The Trust is committed to protecting the safety and welfare of children and adults at risk. It is their right to be kept safe from harm, abuse or neglect.

Everyone at the Trust has a responsibility for safeguarding. 

We see safeguarding as a key priority and ensure that all our staff are aware that safeguarding is everyone’s business and is our everyday business. We all have a role to play in ensuring people accessing our services receive outstanding care, treatment and are safeguarded.

If a child or adult is in immediate danger, always call 999 for the emergency services. If a crime has been committed, but there is no immediate danger, ring 101.

The Trust has an Integrated Safeguarding Team who are committed to safeguarding unborn babies, children, young people, their families and adults at risk as well as our staff and visitors. 

The Team comprises of a Head of Nursing for Integrated Safeguarding, a lead nurse for safeguarding, a named doctor for child protection, a named midwife, specialist safeguarding nurses for adults and children, a safeguarding assurance lead and an administration team. 

The Trust also has a Cared for Children’s Team that comprises of specialist nurses for children in the care of the local authority.
 

Professionals rely on people to help alert them that children and young people might be suffering harm, abuse or in need of support. We aim to support families that would benefit from extra help with parenting their children so that children and young people are not put at further risk. Everyone can help by being aware of children and young people around them and alerting services of even the smallest concerns.

As a parent, carer, neighbour or anyone in contact with children and families you may at times have concerns about the welfare of a child. These could be concerns about their development, appearance or behaviour which may indicate signs of abuse.

If you have concerns about a child you can and should seek advice from professionals.

There are a number of things you can do if you are worried a child or young person may be suffering, or at risk of suffering harm.

Call the NSPCC helpline on 0808 800 5000. Adults who are concerned about a child can speak to a trained child protection officer for advice about what to do, you can also email helpline@nspcc.org.uk for advice.

If you are a child or young person, you can call ChildLine on 0800 1111 to talk about any problem, counsellors are always there to help you sort it out. It is free and confidential.

Speak to your (or the child’s) GP, health visitor, school nurse or other health professional so that you can share your early concerns. You could also speak to the child’s teacher. All professionals have guidelines on how to act when children and young people are at risk. They will be able to advise you on what to do next.

If concerns are raised about a child or young person by our services, the Trust's Integrated Safeguarding Team and health staff work closely with the child, schools, the police and social services.

If you suspect that a child is being abused or neglected, contact the following numbers:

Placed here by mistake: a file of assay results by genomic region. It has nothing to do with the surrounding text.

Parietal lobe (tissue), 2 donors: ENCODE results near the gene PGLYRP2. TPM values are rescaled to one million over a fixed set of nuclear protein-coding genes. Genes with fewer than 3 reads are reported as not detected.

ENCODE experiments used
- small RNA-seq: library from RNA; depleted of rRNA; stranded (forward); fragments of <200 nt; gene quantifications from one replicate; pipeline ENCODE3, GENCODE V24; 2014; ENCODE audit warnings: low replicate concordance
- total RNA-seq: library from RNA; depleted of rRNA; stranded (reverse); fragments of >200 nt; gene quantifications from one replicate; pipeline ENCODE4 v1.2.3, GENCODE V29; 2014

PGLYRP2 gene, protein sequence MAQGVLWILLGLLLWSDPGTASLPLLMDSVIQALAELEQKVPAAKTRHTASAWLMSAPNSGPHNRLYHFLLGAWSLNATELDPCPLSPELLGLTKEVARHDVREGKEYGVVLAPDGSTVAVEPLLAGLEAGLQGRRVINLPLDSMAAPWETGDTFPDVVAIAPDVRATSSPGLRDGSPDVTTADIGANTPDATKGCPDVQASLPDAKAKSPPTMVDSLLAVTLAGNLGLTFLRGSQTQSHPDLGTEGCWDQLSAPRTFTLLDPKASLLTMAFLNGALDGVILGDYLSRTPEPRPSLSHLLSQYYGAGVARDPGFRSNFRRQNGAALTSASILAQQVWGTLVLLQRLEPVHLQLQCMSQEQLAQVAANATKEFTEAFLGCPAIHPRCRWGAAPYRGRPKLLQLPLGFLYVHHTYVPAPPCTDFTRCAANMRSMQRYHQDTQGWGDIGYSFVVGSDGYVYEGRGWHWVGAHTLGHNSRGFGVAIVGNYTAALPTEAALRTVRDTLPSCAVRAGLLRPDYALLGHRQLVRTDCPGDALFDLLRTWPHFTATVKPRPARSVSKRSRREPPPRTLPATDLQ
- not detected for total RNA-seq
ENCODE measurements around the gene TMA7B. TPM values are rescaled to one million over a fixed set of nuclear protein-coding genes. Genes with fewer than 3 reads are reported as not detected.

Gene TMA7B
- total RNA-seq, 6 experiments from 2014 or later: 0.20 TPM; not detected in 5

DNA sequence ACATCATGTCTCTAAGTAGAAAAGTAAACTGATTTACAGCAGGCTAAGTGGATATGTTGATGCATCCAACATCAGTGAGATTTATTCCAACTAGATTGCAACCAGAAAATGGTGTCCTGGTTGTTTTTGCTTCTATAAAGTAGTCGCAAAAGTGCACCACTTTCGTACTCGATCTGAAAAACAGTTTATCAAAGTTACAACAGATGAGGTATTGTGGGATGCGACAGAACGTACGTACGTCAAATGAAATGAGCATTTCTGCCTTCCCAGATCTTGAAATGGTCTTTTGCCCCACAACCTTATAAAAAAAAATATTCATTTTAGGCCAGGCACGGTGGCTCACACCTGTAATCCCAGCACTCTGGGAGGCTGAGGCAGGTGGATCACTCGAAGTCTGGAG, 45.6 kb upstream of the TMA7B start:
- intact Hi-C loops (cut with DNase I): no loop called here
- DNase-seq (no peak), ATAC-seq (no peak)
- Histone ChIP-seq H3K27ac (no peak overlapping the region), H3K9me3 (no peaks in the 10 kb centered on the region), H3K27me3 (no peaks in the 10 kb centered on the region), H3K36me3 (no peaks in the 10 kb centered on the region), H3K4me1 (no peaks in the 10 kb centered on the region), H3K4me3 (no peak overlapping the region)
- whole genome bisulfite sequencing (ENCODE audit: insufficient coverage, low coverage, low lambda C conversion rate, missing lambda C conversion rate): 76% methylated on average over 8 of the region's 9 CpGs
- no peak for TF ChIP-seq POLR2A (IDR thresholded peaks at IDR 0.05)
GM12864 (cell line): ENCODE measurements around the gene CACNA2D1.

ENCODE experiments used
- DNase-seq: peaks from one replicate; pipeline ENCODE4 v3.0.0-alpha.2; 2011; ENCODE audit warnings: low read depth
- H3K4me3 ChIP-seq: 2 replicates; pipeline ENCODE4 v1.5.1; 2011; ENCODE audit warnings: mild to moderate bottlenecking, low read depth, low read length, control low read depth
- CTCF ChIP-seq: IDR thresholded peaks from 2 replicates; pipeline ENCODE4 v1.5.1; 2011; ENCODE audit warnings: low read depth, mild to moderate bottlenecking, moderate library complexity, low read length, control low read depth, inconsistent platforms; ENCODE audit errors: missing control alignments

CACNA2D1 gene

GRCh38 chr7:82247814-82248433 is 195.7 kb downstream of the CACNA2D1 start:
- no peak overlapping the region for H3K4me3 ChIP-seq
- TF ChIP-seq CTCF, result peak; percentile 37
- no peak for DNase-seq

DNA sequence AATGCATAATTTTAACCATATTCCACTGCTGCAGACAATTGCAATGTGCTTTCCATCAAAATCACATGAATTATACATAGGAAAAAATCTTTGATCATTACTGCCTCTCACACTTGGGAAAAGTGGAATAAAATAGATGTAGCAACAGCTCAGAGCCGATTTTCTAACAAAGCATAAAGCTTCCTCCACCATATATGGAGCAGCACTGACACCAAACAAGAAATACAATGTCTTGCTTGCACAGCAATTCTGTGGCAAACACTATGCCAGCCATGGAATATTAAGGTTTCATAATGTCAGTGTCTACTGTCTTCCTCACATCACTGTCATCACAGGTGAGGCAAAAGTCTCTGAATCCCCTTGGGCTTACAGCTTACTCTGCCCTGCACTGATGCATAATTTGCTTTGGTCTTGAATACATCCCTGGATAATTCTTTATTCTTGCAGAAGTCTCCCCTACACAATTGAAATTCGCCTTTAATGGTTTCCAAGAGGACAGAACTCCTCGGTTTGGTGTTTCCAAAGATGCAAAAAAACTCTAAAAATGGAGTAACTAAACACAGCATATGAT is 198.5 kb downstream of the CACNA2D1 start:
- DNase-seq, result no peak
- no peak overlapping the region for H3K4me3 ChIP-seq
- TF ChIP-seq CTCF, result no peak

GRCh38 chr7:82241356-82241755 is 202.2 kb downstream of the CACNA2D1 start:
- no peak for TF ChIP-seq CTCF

For early help and support you can ring the Early Help Access Point on 0161 342 4260 or visit the Council's website for more information. 

If you are a member of the public and are concerned about a child or a young person please call the Multi-Agency Safeguarding Hub on 0161 342 4101 or, if outside of normal working hours, 0161 342 2222.

Further information is available on the Council's website

An adult is anyone aged 18 years or over:

  • Who is or may be in need of community services because of mental or other illness, disability or age, and;
  • Who is, or may be unable to protect themselves against serious harm or exploitation

Who might be at risk from abuse?

Some adults may not be able to take care of themselves very well or protect themselves from abuse or exploitation. This includes:

  • People with mental ill health
  • People with learning disabilities or physical disabilities
  • People who, because of illness or age, depend on others for care
  • People with dementia
  • People with long term health needs
  • People who misuse drugs or alcohol.

What do we mean by abuse?

Abuse can take many forms. Abuse can happen anywhere and at any time and can be committed by anyone. It includes:

  • Physical abuse – being hit, slapped, punched or kicked on purpose
  • Sexual abuse – being involved in sexual activity that is not wanted or not understood
  • Emotional abuse – being humiliated, threatened, controlled, isolated, intimidated, verbally abused or prevented from receiving support from services
  • Neglect – not being provided with food, clothing, attention or care, preventing access to health, social care services or education or misusing medication
  • Discrimination – being treated unfairly because of gender, race, culture, background, age, disability, sexuality or illness.
  • Financial abuse – theft or misuse of money, property or personal possessions, pressure in connection with property, inheritance or wills or in entering financial agreements.

If you suspect an adult is at risk of abuse, or if you are experiencing abuse, you can access help on the following numbers: 

Adult Services

Integrated Urgent Care Team, Ashton Primary Care Centre, 193 Old Street, Ashton-Under-Lyne OL6 7SR

Community Gateway Team Tel: 0161 922 4888

Out of Hours Service Tel: 0161 342 2222 

Email: communitygateway@tgh.nhs.uk

Further information is available on the Council's website.